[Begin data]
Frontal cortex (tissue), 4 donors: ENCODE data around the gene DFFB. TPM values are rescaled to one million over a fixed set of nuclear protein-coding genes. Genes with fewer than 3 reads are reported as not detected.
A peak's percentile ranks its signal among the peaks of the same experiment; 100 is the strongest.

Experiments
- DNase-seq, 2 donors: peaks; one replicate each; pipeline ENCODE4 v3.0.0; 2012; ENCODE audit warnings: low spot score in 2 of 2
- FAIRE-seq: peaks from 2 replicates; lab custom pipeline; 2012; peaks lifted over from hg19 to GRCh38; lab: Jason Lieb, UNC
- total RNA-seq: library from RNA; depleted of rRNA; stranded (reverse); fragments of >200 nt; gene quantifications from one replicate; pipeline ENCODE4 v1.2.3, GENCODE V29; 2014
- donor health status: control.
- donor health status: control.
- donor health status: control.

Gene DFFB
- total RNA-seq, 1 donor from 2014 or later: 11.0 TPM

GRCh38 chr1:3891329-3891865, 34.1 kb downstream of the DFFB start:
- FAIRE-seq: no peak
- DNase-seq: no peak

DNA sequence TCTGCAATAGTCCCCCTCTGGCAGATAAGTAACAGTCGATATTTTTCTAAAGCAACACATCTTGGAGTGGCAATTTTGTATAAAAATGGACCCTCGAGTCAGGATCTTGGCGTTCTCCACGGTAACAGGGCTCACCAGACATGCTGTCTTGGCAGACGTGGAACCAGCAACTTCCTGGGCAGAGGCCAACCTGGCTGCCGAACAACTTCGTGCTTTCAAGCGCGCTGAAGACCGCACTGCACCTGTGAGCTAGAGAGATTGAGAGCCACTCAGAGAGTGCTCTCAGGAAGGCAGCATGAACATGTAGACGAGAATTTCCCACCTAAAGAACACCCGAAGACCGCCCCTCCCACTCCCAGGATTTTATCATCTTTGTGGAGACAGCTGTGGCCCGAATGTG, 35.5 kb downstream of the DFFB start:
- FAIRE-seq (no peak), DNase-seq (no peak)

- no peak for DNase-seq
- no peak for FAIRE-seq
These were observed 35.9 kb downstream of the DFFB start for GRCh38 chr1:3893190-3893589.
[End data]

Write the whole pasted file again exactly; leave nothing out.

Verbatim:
Frontal cortex (tissue), 4 donors: ENCODE data around the gene DFFB. TPM values are rescaled to one million over a fixed set of nuclear protein-coding genes. Genes with fewer than 3 reads are reported as not detected.
A peak's percentile ranks its signal among the peaks of the same experiment; 100 is the strongest.

Experiments
- DNase-seq, 2 donors: peaks; one replicate each; pipeline ENCODE4 v3.0.0; 2012; ENCODE audit warnings: low spot score in 2 of 2
- FAIRE-seq: peaks from 2 replicates; lab custom pipeline; 2012; peaks lifted over from hg19 to GRCh38; lab: Jason Lieb, UNC
- total RNA-seq: library from RNA; depleted of rRNA; stranded (reverse); fragments of >200 nt; gene quantifications from one replicate; pipeline ENCODE4 v1.2.3, GENCODE V29; 2014
- donor health status: control.
- donor health status: control.
- donor health status: control.

Gene DFFB
- total RNA-seq, 1 donor from 2014 or later: 11.0 TPM

GRCh38 chr1:3891329-3891865, 34.1 kb downstream of the DFFB start:
- FAIRE-seq: no peak
- DNase-seq: no peak

DNA sequence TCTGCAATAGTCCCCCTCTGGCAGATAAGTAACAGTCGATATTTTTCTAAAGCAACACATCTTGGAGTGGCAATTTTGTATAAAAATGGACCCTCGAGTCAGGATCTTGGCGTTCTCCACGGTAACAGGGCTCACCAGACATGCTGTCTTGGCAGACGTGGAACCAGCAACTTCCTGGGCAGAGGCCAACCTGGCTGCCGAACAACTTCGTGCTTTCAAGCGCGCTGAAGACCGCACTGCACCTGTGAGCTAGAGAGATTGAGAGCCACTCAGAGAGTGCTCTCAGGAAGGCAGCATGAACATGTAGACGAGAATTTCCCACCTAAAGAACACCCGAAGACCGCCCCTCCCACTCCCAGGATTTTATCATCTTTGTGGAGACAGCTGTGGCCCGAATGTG, 35.5 kb downstream of the DFFB start:
- FAIRE-seq (no peak), DNase-seq (no peak)

- no peak for DNase-seq
- no peak for FAIRE-seq
These were observed 35.9 kb downstream of the DFFB start for GRCh38 chr1:3893190-3893589.